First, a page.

"Nope" I replied, "I am in over my head, I just can Not take on another horse!" I really was trying to cut back. But two days later, when his daughter had a lesson, Bruno insisted on showing me a video he had taken of the horse. It showed a thin chestnut paint horse with Very kind eyes and the most messed up feet I had ever seen. He was literally walking on the SIDE of his right hind. His front feet were easily 10 inches long, but at least they were still standing upright. The hinds had him almost walking on his inside ankles.
"Fine" I relented. " I can pick him up on Tuesday at the soonest". Bruno made some calls - The man giving the horse away didn't want me to come to his place -but he agreed to let Bruno use his trailer to pick up the horse. "I won't take him without a signed transfer of ownership - I do NOT want to put a year or more into saving this horse and then have this guy show up claiming the horse is his and he wants him back" It took some negotiation, but eventually, the man agreed and Bruno wasted no time snatching the horse out of his tiny and dirty corral and bringing him to me.
Chief was fairly cooperative, but it was difficult for him to stand still and nearly impossible to support himself on 3 legs. We just kept chopping away until the first chunk came off. By then it was dark. Luckily, i knew Annette Popovich, my barefoot trimmer, would be at Sweetwater the next day. Still getting rid of any of it was a step in the right direction.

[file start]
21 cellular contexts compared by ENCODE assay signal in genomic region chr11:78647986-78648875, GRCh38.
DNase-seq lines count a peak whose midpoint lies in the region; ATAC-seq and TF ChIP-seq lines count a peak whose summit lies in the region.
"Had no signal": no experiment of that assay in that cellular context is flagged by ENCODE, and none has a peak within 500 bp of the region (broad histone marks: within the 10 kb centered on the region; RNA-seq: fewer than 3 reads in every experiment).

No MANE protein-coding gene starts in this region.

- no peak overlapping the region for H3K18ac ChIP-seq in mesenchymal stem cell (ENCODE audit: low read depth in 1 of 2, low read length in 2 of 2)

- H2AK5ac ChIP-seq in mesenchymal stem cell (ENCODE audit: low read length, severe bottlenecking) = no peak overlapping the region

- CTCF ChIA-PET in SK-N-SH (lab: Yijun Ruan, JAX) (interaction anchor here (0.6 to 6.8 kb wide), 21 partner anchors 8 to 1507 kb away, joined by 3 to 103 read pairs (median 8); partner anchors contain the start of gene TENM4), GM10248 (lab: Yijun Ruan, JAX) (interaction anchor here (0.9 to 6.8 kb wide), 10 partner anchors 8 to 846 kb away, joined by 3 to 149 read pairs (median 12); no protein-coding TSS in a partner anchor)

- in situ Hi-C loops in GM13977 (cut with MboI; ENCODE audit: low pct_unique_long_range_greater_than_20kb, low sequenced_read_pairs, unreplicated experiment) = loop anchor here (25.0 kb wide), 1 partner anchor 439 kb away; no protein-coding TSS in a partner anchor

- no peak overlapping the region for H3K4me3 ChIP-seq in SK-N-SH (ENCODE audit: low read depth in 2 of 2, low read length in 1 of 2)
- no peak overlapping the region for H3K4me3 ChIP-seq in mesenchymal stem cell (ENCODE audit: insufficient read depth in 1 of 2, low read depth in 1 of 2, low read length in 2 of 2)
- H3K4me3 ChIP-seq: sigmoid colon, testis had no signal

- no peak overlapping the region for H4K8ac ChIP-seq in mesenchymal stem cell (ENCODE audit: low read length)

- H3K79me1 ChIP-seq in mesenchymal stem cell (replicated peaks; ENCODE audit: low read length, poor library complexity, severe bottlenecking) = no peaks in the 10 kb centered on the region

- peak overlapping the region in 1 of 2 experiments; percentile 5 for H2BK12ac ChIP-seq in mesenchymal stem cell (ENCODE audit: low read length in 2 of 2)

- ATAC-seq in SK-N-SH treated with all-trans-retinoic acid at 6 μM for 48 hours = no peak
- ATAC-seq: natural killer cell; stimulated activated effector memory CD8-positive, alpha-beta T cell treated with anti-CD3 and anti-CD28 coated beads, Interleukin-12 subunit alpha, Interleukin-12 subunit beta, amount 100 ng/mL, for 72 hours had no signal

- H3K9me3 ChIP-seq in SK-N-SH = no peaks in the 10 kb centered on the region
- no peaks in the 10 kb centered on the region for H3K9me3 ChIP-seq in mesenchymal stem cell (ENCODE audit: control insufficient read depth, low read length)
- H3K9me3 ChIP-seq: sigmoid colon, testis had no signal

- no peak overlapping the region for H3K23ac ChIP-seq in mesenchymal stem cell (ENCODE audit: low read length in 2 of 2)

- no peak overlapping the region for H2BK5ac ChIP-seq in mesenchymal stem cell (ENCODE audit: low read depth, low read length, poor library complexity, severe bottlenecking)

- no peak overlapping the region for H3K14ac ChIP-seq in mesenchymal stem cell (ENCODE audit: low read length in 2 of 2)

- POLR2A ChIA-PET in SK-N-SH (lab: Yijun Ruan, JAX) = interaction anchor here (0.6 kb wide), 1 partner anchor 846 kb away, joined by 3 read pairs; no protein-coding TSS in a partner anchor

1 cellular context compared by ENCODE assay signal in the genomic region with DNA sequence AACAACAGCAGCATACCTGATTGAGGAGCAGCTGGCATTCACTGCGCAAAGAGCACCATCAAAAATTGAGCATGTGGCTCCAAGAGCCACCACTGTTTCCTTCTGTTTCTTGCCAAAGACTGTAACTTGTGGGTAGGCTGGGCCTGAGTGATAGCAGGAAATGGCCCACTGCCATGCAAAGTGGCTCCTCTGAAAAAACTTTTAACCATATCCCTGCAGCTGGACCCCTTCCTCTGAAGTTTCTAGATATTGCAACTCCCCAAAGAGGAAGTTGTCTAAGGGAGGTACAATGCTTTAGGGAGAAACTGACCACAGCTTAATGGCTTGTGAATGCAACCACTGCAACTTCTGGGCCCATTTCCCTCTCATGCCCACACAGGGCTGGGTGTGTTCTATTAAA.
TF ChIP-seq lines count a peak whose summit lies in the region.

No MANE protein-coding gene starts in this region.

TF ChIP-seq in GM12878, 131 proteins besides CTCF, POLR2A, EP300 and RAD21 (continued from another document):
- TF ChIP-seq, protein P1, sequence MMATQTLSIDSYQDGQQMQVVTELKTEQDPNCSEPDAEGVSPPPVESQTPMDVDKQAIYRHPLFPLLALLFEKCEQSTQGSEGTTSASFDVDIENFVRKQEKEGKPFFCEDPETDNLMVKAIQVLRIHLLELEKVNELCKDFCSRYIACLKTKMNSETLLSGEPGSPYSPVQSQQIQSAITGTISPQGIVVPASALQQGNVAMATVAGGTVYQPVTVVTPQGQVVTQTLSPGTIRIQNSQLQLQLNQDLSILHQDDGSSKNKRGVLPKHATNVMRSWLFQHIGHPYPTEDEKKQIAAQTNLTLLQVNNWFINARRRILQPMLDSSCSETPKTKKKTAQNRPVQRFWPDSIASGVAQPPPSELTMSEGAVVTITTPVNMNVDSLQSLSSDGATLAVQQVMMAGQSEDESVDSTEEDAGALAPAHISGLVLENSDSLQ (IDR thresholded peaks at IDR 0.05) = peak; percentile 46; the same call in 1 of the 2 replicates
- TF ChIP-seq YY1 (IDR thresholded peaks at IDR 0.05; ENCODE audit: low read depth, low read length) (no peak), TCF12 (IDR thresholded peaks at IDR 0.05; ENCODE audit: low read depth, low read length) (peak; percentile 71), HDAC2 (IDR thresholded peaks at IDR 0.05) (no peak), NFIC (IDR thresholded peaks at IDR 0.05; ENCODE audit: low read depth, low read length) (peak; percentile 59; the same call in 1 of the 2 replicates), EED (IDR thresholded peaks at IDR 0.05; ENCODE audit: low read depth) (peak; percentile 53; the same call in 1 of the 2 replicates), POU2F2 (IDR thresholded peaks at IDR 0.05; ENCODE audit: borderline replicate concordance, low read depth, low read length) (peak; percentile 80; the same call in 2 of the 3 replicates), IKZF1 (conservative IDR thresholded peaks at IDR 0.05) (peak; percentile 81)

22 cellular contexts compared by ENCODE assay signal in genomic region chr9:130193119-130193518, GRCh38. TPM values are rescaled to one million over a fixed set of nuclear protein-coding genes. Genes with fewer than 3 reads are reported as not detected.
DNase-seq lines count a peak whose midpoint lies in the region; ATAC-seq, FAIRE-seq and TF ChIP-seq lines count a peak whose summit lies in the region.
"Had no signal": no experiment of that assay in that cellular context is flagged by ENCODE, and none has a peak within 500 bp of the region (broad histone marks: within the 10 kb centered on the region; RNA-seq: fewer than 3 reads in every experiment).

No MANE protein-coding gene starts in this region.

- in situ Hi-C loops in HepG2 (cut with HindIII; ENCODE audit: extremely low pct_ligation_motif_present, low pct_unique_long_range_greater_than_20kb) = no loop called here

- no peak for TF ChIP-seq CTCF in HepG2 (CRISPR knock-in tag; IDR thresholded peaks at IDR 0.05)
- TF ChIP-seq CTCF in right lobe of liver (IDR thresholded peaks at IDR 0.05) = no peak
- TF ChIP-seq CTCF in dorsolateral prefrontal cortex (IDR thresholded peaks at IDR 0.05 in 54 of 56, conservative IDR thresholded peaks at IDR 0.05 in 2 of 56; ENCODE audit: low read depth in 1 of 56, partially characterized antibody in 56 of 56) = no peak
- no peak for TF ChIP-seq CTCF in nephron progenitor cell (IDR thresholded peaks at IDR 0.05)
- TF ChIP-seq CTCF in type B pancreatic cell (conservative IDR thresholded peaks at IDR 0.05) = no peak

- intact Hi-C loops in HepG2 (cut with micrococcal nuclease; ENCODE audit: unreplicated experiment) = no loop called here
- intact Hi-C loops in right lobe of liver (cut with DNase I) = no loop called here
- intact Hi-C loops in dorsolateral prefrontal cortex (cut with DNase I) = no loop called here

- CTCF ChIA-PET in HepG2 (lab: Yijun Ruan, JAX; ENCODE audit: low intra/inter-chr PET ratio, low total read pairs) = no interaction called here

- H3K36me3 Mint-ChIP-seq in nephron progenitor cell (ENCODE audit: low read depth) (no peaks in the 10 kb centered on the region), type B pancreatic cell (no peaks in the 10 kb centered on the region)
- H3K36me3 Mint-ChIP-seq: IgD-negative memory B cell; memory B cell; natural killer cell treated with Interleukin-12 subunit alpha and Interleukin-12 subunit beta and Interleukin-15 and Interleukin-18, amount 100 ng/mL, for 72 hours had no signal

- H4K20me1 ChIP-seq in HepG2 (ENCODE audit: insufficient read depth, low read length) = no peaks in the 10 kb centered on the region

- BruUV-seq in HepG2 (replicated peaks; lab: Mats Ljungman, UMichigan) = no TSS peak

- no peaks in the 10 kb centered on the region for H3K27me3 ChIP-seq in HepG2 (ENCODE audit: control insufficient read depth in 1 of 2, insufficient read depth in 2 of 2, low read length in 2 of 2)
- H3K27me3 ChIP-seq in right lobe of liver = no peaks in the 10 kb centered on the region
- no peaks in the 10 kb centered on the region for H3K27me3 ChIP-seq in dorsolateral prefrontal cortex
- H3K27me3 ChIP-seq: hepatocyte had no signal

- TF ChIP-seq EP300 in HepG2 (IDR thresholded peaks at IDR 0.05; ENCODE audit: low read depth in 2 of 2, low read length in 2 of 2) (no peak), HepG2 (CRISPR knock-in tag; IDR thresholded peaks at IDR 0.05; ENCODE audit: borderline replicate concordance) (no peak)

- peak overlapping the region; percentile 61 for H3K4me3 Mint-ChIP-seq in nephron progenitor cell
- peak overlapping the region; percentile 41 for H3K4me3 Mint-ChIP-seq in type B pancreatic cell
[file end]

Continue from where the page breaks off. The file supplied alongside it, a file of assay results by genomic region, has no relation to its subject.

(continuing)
Little by little his feet got more normal and he was able to walk without a pronounced limp.
Within a month his feet looked almost normal. Jack added to his name - calling him Chief Littlefoot!
He should have annual follow ups, but that is true of any horse.
He was a bit resistant to ride. He tried being gate sour and sometimes would get bunched up and tense. But little by little he started to trust us. He didn't really want to fight, but he was expecting the worst.
By July, he was strong and going out on trails. I have even started letting students ride him. I have been schooling him in the ring, but it is not his favorite thing. He struggles with the left lead, and in fact, the first time I insisted that he get that lead, he gave his first and only buck!
On trails, he has proven himself to be calm and easy going. I think that is all I want him to have to do. Just be a happy trail horse.
So, in the end, I am glad I didn't say No too many times to taking on this rescue horse. He deserved another chance at life - and now he has it.